This filtering process often absorbs what it likes, and then discards when it doesn’t, which in this case was like the context in the origin stories. This process of dismantling Eurocentrism, yes, requires us to elevate and celebrate diverse cultures, but we also have to dismantle these remnants of colonialism, and the sort of impulses that we’ve learned to instinctively extract, absorb and then erase. And then I, you know, I think this process requires us to also do quite a bit of damage control, quite honestly, and, to interrogate a lot of our predecessors in many ways, to rewrite history.

chairs in exhibit

From left: Pomegrante chair by Rooms Studio, vintage Ivory Coast mask, Ines chair by Pretziada.

EF: How do you feel this show helps to interrogate the tendencies or Eurocentric biases that the design world holds?

TD: One important thing to realize in approaching these conversations, however imperfect and messy they may be, is to approach them with a sense of humility, and I think that’s part of what this show is attempting to offer. Then there’s an educational component, as well. It doesn’t explain all steps in history and how we got to this point, but it does offer some reference points, and also a very good list of suggested readings. I’ve kind of gone pretty deeply into this myself. Through the process, we also encourage each of the designers who participate in the show to do the same thing. The process wasn’t prescriptive; I wasn’t giving them too much direction on how they should go about it or what the outcome should be. But again, we have to be more critical and interrogate to reveal things that you wouldn’t previously consider.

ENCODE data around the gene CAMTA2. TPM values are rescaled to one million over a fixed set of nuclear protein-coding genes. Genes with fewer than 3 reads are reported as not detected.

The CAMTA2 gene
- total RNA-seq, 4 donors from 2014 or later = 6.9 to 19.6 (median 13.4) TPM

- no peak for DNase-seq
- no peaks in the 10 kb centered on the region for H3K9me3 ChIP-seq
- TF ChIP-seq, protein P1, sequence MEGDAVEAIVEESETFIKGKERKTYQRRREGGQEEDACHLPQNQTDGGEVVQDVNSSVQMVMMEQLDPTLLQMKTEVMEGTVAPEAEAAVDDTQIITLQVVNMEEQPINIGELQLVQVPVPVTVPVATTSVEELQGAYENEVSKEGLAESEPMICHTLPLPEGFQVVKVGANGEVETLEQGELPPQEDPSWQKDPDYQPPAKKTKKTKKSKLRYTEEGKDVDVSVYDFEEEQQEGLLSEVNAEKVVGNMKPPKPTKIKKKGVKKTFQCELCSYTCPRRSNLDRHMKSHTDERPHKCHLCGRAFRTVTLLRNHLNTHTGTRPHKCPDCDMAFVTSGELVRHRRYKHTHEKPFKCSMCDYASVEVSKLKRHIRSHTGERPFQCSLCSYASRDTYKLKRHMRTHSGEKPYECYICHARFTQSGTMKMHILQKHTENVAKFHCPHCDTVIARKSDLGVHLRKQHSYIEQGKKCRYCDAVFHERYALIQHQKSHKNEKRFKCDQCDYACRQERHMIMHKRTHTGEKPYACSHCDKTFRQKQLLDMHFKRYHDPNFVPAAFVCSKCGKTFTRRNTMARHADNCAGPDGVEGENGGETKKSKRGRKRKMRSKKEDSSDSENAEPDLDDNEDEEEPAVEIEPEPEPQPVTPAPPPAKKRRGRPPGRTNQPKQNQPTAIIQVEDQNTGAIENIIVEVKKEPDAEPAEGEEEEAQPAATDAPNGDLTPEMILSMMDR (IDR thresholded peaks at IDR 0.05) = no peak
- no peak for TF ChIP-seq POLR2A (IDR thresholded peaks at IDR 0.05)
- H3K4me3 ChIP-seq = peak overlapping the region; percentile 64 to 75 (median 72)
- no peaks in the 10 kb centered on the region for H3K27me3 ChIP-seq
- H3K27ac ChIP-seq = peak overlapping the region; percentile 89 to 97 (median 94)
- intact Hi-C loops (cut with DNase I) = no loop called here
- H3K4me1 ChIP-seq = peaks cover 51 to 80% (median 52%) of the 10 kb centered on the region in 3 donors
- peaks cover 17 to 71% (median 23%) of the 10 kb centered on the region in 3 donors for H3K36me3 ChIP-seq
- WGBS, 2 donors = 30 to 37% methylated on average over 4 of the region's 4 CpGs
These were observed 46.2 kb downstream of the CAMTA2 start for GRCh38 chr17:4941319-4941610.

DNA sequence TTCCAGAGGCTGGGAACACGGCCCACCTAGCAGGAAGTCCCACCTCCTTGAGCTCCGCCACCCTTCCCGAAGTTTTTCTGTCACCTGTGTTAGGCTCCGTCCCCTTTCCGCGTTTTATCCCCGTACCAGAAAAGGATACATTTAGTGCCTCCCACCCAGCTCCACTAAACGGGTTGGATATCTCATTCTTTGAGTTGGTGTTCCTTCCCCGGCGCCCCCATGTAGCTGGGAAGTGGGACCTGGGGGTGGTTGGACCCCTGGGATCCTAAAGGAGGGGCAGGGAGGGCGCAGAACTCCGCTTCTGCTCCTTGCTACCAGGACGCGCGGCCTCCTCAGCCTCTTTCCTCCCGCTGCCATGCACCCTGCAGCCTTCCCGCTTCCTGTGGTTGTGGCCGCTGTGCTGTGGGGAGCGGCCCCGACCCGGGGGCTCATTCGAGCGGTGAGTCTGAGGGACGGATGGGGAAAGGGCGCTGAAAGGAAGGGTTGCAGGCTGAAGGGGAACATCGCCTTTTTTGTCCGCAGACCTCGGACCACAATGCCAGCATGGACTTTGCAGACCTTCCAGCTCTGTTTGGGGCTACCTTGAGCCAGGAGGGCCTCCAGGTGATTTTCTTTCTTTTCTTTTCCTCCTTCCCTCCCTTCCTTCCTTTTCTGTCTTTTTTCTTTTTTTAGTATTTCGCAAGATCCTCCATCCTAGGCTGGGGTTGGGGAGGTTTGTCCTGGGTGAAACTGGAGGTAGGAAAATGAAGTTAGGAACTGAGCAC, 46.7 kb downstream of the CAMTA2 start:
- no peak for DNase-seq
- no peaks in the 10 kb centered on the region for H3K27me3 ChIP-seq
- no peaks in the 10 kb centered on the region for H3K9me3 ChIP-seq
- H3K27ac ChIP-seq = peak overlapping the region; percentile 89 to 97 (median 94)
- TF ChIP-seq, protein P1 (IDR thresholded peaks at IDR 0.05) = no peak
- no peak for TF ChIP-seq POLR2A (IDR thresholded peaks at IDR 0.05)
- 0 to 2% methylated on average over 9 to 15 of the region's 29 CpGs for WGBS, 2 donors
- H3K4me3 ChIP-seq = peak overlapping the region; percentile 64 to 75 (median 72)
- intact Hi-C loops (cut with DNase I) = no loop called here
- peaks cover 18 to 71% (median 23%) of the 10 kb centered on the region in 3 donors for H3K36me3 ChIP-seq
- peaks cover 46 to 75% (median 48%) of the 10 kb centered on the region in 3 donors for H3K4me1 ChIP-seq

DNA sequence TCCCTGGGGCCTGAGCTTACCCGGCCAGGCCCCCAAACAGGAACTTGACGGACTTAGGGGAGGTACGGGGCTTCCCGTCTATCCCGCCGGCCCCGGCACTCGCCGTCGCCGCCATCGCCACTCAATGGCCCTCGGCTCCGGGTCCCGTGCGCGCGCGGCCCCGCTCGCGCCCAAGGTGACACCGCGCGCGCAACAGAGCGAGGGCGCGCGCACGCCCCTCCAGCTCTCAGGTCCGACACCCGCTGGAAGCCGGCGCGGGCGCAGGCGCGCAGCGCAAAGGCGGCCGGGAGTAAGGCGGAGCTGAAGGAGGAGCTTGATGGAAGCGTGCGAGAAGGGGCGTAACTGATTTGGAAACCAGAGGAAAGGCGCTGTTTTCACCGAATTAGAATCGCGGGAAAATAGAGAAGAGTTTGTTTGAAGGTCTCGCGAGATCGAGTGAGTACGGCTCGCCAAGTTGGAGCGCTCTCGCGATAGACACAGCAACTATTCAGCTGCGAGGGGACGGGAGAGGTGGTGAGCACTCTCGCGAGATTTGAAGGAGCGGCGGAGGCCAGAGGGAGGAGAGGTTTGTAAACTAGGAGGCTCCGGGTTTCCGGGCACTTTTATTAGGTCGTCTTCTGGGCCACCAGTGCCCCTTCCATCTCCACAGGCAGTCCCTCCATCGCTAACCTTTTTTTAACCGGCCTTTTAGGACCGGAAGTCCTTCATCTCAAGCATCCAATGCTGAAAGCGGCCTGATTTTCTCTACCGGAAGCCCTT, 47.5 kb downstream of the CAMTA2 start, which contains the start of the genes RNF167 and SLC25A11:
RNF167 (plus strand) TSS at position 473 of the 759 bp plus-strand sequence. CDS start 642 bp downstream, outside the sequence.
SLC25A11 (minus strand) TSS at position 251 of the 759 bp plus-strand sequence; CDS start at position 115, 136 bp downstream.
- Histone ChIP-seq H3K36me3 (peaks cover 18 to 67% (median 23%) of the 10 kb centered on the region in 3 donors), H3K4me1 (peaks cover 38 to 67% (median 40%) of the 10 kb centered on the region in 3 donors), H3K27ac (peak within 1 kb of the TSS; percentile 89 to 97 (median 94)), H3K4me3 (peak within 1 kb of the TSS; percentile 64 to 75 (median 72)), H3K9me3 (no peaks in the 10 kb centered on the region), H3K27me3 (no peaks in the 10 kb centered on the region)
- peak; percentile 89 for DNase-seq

EF: It also brings up the interesting questions of what makes design collectible, and why does a design become collectible?

TD: We have a tendency to hierarchize, too, in ways that I think are counterproductive. One thing the show seeks to make apparent is like placing some of these vintage pieces next to contemporary ones, it’s kind of hard to ascertain which is which. But on the other hand, the design world will relegate based on origin something as a craft or artisan-made and then elevate other works based on who created them as collectible. That’s something that we definitely interrogate. Like, truly, what are the differences in the formal qualities of these pieces? Recognizing the utilitarian functions, and what elevates it to that level of provenance? And we don’t have a great answer for it.